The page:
CHILD 44 Breakdown Reel by Image Engine
As the sole vendor on Child 44, Image Engine both defined and delivered the 280 visual effects shots throughout the film. Read on to see how a strong level of trust between the team and director resulted in a high level of success.
Image Engine has created alien starships, sentient automatons, and undead creatures that morph and alter form, but for Child 44 the team took on a very different challenge – creating an authentic, and yet still somewhat mystical, version of early 1950’s Russia. What’s more, this was a task it had to face alone.
“Child 44 is an independent movie, which we worked on with director Daniel Espinosa as a result of previous work with Universal,” explains Edmond Engelbrecht, CG Supervisor on the project. “Daniel wanted just one vendor to handle the visual effects, as it was a smaller project. That sole vendor ended up being Image Engine.”
Taking place from the end of World War II and leading up to the death of Stalin in 1953, Child 44 tells the dark and uncompromising story of MGB Agent Leo Demidov (Tom Hardy) as he seeks to uncover a series of brutal and disturbing murders.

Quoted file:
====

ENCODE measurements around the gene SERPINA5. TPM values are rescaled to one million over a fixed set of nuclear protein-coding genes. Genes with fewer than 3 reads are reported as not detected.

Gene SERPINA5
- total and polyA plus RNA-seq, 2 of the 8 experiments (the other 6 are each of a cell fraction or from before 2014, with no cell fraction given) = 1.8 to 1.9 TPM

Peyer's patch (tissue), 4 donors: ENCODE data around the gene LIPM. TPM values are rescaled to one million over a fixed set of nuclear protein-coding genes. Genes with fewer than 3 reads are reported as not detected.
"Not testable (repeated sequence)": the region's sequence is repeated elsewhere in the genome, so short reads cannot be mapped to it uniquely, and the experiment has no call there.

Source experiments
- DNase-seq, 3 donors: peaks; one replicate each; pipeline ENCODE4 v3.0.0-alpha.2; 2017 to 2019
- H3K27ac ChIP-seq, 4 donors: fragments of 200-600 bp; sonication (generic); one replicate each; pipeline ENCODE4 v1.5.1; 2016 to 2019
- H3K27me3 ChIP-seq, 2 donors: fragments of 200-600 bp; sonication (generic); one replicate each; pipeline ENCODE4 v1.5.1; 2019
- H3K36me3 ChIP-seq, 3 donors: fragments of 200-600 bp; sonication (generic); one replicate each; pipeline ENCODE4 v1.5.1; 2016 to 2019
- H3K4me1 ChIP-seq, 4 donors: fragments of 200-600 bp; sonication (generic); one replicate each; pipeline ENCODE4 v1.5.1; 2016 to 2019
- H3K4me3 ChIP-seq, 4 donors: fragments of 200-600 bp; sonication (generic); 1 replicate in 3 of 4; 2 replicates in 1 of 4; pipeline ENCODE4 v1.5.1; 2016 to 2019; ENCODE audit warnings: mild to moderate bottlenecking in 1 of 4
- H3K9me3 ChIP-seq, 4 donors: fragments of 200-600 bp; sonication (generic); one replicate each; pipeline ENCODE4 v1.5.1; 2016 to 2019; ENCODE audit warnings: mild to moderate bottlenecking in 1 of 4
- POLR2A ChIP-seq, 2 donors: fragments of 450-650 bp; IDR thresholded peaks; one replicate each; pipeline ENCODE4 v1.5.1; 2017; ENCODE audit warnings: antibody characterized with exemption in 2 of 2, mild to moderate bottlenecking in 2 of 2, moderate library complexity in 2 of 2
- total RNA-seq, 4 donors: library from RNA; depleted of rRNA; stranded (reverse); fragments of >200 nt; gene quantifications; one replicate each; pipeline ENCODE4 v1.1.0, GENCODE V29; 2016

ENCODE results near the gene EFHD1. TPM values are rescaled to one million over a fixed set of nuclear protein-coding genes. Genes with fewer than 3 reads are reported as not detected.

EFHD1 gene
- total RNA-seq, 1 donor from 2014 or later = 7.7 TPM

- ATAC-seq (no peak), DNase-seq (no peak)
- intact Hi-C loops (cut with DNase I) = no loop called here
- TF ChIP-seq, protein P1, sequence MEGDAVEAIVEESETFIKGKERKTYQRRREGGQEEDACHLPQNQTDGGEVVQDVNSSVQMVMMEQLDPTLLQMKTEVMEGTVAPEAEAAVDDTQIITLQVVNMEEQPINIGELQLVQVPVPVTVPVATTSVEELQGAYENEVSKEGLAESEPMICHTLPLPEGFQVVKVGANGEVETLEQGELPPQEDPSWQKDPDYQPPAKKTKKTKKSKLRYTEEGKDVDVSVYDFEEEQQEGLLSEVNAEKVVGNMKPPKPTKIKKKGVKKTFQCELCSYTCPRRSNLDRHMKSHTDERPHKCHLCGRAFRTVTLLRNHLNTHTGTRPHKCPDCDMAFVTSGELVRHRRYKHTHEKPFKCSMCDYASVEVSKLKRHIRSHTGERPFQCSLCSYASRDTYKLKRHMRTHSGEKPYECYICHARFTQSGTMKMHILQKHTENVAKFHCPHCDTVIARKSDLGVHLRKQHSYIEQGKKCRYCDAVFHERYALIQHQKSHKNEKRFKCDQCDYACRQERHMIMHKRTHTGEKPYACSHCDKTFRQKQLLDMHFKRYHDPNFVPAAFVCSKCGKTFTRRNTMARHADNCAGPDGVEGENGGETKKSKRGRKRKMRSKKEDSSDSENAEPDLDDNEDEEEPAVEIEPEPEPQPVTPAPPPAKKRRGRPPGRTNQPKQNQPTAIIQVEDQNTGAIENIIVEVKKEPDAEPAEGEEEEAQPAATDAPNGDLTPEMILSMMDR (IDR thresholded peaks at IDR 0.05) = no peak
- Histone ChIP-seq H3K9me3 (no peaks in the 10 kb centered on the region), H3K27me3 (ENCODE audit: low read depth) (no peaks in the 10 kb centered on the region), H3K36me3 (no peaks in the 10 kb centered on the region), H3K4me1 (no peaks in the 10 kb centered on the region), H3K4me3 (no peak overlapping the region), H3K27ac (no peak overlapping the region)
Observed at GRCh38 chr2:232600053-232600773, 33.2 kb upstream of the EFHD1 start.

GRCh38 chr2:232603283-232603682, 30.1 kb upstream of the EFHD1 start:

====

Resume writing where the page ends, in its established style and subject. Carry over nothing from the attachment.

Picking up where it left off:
Although set in Stalinist Russia, the film was shot entirely in Prague, where Image Engine Visual Effects Supervisor Bernhard Kimbacher stayed for the five month shoot.
Image Engine worked on 280 shots in total, including extending a practical period train from three-five cars to 20-30; several environments, ranging from enhancing aerial shots of Prague to look like 1950’s Moscow to full CG industrial towns; and heavy 2D enhancements of battle scenes with smoke, bullet hits, muzzle flashes and gore elements. “There were a lot of interesting elements to the post-production,” says Kimbacher of the project. “There was a lot of seamless work, but even though it’s invisible VFX, much of it was nevertheless quite stylistic from a design perspective.”
“The film was made to feel uncomfortable and oppressed, with a lot of tight shots and framing designed to affect the audience’s mood and response,” he continues. “But Daniel also wanted larger shots, with the camera drifting over the landscape, which he described as ‘Blade Runner moments’. These shots, with the big vistas and the camera drifting over them, became crucial in contextualising Child 44’s dark narrative within the larger environment.”
Espinosa intended to weave an elaborate and expansive narrative through Child 44, but initially felt concerned that he would not be able to pull off the larger shots that would sell the postwar setting. That’s where Image Engine stepped in.
“Daniel is not a director who’s very used to visual effects, so making him trust us, helping him be more comfortable with the fact that we were going to make his shots the way he wanted them to be, was vital,” says Kimbacher.